They cut the water. Bent it from meanders
to turn mill wheels, beckoned it from the beck
to run a rigid course. Tamed, apparently,
it licked the soot from honey-shaded stones.
Like factory hands, it only stopped in corners
where it could hear no orders, shelter moss.
Today foundations crumble underfoot.
Ahead, security fences take a nap,
loll on their backs and rust. A square,
tilting towards the forgotten goit
and framed by wide-eyed dereliction
might be where magic starts. Shreds of green;
seeds, spores, windblown dust. Roots
tougher than tarmac. One or two summers,
a scatter of thistle. Ragwort. A storm.
Rain runs to this future. Takes blackened spaces
back. Winds sift warehouses to tilth.
Summer grass sways and stretches, conjures gold.
• This poem first appeared in The Linnet’s Wings.
Between Orion and the Plough
a blink of wing-lights. We
watch our shadow tip
across the moon. In valleys
unwanted light puddles, spreads.
On Stanage Edge the breeze
is fluid as family, the glittered sky
brittle as dried teasels.
Air traffic control is humming,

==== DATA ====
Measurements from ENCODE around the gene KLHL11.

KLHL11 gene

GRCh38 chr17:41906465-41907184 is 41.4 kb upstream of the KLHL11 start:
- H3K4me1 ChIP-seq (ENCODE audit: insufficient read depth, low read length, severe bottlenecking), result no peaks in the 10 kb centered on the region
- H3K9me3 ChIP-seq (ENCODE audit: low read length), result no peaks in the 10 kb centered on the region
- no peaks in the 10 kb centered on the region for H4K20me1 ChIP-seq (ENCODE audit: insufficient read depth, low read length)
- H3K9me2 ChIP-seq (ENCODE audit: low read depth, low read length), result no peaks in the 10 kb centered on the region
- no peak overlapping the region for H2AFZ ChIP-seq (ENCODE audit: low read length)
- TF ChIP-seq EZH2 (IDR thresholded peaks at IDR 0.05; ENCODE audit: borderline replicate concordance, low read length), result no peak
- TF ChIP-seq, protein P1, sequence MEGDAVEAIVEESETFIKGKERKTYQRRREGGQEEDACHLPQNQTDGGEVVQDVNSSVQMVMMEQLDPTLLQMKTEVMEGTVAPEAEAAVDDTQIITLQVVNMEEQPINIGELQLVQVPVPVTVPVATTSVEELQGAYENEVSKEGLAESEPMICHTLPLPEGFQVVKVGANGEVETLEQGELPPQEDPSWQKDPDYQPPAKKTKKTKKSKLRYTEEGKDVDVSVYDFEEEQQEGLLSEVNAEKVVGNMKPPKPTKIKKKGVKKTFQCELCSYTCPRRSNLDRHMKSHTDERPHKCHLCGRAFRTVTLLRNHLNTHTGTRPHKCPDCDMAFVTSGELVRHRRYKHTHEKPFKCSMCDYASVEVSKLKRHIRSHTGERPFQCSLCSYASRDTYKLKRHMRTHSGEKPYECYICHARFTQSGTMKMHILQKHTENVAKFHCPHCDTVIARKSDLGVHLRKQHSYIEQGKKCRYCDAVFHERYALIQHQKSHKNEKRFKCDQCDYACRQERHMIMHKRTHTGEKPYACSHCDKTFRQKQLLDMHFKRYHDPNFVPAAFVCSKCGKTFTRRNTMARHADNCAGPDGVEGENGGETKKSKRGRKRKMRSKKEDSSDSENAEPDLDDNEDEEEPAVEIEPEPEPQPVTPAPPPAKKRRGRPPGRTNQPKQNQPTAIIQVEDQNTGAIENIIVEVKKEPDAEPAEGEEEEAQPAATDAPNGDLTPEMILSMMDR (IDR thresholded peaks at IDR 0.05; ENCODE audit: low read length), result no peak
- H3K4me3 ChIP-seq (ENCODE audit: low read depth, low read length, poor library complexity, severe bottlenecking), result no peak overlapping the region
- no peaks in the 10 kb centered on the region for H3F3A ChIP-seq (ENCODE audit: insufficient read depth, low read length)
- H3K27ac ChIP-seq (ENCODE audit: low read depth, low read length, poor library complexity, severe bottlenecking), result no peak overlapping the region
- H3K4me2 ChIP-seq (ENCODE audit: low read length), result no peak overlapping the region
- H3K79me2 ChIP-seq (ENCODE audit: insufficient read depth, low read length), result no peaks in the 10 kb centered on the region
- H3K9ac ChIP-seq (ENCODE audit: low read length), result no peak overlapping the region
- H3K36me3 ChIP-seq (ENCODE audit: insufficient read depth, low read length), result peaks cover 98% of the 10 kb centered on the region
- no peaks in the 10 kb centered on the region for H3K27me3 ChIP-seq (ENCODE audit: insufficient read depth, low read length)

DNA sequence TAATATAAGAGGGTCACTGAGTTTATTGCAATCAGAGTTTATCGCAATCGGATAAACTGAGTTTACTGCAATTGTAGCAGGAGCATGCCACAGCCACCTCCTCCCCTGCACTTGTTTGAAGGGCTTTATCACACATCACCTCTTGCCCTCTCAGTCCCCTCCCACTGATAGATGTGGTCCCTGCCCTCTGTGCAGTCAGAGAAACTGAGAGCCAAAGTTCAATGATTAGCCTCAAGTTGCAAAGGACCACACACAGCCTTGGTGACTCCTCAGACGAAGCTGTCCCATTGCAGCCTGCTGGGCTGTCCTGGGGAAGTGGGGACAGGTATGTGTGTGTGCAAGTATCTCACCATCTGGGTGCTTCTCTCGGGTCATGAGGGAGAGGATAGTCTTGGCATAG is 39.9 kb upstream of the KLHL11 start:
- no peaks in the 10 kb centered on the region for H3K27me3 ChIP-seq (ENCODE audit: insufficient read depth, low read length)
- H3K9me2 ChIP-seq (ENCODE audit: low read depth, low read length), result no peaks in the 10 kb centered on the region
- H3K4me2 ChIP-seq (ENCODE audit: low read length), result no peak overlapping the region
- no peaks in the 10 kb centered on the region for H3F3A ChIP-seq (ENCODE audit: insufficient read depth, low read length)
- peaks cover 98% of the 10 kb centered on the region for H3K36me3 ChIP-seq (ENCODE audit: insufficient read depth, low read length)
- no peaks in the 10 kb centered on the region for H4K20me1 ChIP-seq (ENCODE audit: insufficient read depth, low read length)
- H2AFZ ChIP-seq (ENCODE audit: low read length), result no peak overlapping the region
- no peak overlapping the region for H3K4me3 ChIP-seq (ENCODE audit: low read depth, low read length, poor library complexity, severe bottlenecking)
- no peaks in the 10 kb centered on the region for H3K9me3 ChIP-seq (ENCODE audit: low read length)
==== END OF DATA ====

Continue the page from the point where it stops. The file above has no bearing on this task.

sketching new constellations.
We forget the names of stars.
• This poem first appeared in The Open Mouse
We’re floundering, learning properties of water:
the way plastic swims into the food chain,
bulky in albatross bellies, broken in guts
of small birds: battered by waves,
seasalt, by the sun’s bleaching.
Bottle tops, Barbie shoes, lighters, toy soldiers:
the gyre gulps them all, swills and gargles them
smaller and smaller. Suspended solutions
of Lego, piled up in the organs of fish.
Once the colour has gone no-one sees.
We’re counting the grains. Five trillion pieces
of plastic bags, jerry cans, spring water bottles
float in the oceans. We’re filling our faces
with containers of bleach, washing up liquid,
hair products, makeup remover. We want to die clean.